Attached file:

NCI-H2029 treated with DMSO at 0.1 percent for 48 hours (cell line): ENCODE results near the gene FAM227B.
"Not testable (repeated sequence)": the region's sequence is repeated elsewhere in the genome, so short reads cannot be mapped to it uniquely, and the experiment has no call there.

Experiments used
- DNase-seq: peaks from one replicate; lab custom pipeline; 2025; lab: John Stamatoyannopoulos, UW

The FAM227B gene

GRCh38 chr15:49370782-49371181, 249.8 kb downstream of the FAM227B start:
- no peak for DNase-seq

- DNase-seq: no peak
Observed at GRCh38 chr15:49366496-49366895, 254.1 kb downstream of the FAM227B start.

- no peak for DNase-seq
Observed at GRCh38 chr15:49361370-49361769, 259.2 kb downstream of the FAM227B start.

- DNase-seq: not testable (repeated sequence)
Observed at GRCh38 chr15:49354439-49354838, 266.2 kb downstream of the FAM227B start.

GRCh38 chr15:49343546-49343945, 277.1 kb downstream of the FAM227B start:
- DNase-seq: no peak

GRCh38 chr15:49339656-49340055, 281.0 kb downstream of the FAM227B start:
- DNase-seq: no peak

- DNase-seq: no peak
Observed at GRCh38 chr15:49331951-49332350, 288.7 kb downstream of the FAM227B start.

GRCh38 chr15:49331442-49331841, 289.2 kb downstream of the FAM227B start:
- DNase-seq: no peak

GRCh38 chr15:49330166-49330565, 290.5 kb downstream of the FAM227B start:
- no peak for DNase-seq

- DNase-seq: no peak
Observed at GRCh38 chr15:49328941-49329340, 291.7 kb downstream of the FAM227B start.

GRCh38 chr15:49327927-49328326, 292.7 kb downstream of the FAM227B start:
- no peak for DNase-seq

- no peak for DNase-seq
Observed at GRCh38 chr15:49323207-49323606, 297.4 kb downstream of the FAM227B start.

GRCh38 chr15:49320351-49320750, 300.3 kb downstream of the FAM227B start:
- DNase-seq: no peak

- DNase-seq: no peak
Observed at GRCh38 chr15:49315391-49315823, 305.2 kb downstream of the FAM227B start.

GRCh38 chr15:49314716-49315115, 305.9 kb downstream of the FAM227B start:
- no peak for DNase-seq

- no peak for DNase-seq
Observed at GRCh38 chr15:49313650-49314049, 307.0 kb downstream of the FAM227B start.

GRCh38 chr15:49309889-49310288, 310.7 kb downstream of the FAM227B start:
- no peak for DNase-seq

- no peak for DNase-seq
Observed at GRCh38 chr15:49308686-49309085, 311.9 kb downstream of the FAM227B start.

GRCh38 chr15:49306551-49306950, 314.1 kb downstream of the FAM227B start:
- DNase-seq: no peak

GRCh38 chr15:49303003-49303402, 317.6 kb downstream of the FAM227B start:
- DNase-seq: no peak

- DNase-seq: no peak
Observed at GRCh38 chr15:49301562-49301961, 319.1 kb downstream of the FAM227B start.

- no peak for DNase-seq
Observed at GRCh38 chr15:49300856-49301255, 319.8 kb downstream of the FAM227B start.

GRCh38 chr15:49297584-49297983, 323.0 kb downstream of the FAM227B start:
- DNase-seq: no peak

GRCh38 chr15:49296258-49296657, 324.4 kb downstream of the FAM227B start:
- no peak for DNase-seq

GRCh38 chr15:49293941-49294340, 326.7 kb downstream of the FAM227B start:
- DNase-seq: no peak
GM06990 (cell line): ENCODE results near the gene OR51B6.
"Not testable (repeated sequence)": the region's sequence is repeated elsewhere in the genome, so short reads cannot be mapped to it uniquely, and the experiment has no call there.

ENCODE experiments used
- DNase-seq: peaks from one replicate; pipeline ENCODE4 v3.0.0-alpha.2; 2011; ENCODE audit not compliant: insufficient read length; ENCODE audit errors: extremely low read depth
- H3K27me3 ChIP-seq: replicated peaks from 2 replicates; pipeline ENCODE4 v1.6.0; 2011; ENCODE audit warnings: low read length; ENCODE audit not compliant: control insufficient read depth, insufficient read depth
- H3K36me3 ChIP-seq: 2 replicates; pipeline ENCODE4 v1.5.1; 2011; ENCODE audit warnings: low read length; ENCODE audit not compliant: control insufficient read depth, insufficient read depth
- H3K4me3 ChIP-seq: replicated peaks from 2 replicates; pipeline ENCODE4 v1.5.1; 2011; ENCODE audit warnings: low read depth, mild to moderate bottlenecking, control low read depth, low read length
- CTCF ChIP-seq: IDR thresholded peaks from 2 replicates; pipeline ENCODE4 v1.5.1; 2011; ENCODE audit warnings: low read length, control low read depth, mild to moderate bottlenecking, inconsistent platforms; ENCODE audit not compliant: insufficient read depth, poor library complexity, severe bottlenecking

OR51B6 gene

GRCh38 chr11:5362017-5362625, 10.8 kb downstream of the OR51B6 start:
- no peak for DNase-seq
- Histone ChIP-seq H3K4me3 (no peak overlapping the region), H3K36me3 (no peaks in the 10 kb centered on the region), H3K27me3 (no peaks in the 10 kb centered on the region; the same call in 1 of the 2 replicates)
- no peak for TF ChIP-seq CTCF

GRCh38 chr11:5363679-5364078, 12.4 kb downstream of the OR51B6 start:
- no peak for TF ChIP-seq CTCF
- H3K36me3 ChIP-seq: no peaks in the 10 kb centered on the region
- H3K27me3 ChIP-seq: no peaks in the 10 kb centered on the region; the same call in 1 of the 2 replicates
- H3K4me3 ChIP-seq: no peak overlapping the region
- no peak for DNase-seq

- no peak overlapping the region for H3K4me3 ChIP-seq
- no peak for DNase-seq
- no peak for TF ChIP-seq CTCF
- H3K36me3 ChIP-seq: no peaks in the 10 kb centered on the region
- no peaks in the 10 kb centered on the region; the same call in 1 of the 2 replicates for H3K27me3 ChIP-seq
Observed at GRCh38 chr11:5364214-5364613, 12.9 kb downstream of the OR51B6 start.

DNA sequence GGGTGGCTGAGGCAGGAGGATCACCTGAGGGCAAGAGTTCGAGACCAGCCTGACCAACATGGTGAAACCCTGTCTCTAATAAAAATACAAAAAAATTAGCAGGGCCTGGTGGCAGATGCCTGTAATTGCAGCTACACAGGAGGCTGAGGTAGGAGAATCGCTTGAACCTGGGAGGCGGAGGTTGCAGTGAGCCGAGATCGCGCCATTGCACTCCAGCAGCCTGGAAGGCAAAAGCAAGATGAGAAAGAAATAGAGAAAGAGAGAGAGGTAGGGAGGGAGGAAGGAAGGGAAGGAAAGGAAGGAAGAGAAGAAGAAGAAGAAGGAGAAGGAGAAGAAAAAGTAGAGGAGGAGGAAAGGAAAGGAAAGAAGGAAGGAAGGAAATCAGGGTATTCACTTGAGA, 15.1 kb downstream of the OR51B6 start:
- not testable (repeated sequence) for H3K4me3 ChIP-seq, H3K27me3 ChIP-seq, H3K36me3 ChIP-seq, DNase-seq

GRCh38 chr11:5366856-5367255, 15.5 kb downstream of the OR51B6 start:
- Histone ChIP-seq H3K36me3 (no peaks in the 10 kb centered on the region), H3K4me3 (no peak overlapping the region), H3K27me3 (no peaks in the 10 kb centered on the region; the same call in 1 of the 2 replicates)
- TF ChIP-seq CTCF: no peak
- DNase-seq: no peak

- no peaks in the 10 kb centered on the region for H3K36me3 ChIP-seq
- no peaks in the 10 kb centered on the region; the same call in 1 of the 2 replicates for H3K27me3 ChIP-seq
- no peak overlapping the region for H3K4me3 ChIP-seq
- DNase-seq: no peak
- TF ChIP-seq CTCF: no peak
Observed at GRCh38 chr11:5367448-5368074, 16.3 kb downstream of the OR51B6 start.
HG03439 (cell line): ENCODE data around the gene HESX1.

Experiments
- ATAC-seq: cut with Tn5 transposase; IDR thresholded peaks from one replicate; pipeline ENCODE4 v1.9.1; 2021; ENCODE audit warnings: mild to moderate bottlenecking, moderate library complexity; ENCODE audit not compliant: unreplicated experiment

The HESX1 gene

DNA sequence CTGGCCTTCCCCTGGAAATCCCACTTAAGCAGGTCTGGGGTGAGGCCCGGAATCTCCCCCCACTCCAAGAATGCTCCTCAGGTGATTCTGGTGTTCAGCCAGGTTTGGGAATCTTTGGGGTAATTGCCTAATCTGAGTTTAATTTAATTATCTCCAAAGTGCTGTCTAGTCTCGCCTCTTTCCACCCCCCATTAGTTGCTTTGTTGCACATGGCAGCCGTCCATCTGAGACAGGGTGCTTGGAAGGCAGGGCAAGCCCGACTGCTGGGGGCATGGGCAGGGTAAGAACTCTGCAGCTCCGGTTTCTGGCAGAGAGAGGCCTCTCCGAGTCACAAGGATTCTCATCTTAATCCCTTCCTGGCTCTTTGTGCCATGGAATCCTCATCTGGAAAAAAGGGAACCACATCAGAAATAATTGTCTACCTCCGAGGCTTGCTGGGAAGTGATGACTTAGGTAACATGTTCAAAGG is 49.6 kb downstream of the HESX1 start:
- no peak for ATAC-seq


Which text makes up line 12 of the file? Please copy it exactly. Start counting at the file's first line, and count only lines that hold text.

- DNase-seq: not testable (repeated sequence)